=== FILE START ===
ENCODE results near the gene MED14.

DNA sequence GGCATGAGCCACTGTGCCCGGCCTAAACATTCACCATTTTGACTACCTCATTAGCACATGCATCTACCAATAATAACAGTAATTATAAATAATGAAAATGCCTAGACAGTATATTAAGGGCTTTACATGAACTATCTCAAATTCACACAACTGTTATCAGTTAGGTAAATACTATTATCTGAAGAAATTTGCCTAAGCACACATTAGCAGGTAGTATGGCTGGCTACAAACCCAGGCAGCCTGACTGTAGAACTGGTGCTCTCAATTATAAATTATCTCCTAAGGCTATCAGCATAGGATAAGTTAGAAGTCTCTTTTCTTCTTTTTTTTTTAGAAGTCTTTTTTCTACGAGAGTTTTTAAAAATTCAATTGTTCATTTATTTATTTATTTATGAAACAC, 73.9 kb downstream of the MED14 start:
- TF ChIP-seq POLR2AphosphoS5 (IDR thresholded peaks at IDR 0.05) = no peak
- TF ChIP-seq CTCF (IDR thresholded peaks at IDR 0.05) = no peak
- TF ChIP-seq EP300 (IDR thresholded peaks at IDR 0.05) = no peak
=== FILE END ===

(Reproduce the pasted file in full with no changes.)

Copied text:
ENCODE results near the gene MED14.

DNA sequence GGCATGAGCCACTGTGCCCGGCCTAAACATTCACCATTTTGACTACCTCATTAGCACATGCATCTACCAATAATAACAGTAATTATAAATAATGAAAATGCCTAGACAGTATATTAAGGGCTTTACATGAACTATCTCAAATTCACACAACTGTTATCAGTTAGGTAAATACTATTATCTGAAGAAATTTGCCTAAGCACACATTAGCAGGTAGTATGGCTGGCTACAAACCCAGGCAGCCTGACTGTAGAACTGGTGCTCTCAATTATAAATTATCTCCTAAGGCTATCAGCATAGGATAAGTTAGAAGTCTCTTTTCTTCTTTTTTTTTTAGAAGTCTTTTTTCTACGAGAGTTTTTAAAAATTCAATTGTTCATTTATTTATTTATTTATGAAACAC, 73.9 kb downstream of the MED14 start:
- TF ChIP-seq POLR2AphosphoS5 (IDR thresholded peaks at IDR 0.05) = no peak
- TF ChIP-seq CTCF (IDR thresholded peaks at IDR 0.05) = no peak
- TF ChIP-seq EP300 (IDR thresholded peaks at IDR 0.05) = no peak